Ancient America - Mesoamerica

Topic 1: Ancient America - Mesoamerica

  • The term Mesoamerica means "Middle America", and refers to the area that now forms the countries of Mexico (from Mexico City south), Guatemala, Belize, and western Honduras. This region was home successively to three major cultures, each of which left a significant artistic legacy. The Olmec flourished on the Gulf Coast in the first millennium B.C.E., the Maya ruled in the Yucatan peninsula and what is now Guatemala, Belize, and western Honduras during the first millennium of the Common Era, peaking in the centuries before European contact (millions of people in this region today keep the Mayan language and culture alive). The Mexica - more commonly known as the Aztec, after the empire of which they were part - emerged in central Mexico shortly before European contact and quickly came to dominate the rest of the region.

  • Mesoamerica was home to complex agriculturally based societies; chocolate, vanilla, tomatoes, avocados, and maize were among the Mesoamerican crops later introduced to the outside world. The Maya and Mexica had written languages, though Mayan hieroglyphics have only recently been decoded by scholars; our newfound ability to read the inscriptions that play a key role in Mayan art has revolutionized our understanding of the Maya world.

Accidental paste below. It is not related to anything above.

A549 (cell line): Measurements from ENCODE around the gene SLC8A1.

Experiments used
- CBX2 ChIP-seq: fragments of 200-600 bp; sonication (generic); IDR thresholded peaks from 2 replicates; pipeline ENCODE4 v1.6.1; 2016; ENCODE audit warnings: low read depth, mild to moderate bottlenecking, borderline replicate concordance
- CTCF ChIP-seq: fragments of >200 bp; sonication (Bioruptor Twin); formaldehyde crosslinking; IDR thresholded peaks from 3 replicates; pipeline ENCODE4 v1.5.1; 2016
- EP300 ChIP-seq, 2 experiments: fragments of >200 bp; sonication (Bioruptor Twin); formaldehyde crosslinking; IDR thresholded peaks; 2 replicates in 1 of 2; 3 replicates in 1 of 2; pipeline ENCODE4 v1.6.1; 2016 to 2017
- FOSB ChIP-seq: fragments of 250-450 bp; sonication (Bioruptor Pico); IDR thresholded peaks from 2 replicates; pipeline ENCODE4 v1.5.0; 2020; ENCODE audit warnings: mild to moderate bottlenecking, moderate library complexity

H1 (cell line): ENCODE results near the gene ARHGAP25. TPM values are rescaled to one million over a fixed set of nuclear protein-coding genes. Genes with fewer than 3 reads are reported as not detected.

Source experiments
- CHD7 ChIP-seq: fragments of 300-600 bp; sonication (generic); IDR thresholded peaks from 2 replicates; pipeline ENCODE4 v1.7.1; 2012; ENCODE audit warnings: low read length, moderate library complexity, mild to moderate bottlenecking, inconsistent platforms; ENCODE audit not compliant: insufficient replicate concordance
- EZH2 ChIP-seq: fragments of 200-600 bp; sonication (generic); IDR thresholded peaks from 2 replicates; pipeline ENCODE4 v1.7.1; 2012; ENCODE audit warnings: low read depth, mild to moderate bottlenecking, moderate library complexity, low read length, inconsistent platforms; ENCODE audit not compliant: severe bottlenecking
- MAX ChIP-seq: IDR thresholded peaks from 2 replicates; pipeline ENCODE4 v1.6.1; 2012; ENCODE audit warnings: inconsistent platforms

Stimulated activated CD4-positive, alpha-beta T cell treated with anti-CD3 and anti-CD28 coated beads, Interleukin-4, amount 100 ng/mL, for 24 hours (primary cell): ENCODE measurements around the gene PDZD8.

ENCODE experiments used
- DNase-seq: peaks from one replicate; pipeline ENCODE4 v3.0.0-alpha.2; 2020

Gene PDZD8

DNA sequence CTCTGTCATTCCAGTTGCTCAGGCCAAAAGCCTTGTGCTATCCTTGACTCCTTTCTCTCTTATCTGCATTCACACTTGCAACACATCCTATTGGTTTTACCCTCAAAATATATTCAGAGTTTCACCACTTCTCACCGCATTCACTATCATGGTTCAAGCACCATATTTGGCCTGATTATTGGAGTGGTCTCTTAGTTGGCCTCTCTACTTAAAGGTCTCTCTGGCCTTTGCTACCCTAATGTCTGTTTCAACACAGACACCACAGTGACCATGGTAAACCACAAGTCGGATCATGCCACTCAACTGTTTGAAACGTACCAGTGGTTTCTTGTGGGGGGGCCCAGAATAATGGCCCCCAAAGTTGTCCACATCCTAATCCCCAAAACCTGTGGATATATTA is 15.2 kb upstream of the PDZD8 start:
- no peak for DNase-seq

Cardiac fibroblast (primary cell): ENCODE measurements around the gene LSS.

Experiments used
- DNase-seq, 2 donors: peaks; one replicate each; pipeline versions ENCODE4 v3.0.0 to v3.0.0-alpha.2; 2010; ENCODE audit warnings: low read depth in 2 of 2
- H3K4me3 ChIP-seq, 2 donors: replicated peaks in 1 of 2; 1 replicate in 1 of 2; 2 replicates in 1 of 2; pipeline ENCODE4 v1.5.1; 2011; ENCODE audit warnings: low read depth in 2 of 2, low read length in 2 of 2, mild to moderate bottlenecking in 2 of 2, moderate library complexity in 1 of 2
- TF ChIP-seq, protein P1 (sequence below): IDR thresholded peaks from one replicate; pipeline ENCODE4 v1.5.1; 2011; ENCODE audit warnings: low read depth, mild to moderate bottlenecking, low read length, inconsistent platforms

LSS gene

• The cultures of ancient Mesoamerica, like the cultures of the ancient Near East and Egypt, are known for their construction of pyramids, though Mesoamerican pyramids feature stepped layers, rather than smooth sides. Some of the earliest and most significant of these pyramids were created around 500 C.E. in central Mexico at a place now known as Teotihuacan; little is known of the culture that created them.

  • As in the ancient Near East, these pyramids were often topped by temples which served as locations for ritual, along with the public plazas below. The art which adorned these and other structures consisted of stone carvings, often brightly painted. The content of this art was primarily religious and political, often depicting shamanic rituals and visions and glorifying the achievements of local rulers. Art was also lavished on the underground tombs of rulers, emphasizing the role of art as a connection to other planes of existence.

  • Cosmic cycles - especially the movement of planets across the heavens -- and the passage of time were major Mesoamerican preoccupations. Mayan temples were aligned with the stars, and among the most important Mexica artifacts is the calendar stone found in the ruins of the Templo Mayor in what is now the middle of Mexico City.

  • Mesoamerican art frequently depicted the human figure, but often combined it with stylized decorative motifs derived from the natural world, especially animal forms. Gold and jade were among the most prized materials, as were the feathers of certain birds, while the art of ceramics was highly developed. Artists and artisans were generally anonymous, but some signed works have survived. In the Maya world, the second sons of rulers often worked as artists, suggesting the high status of art and its makers.

Related Links:
Indigenous Americas Quiz
Ancient America - Andean South America
AP Art History Quizzes
AP Art History Notes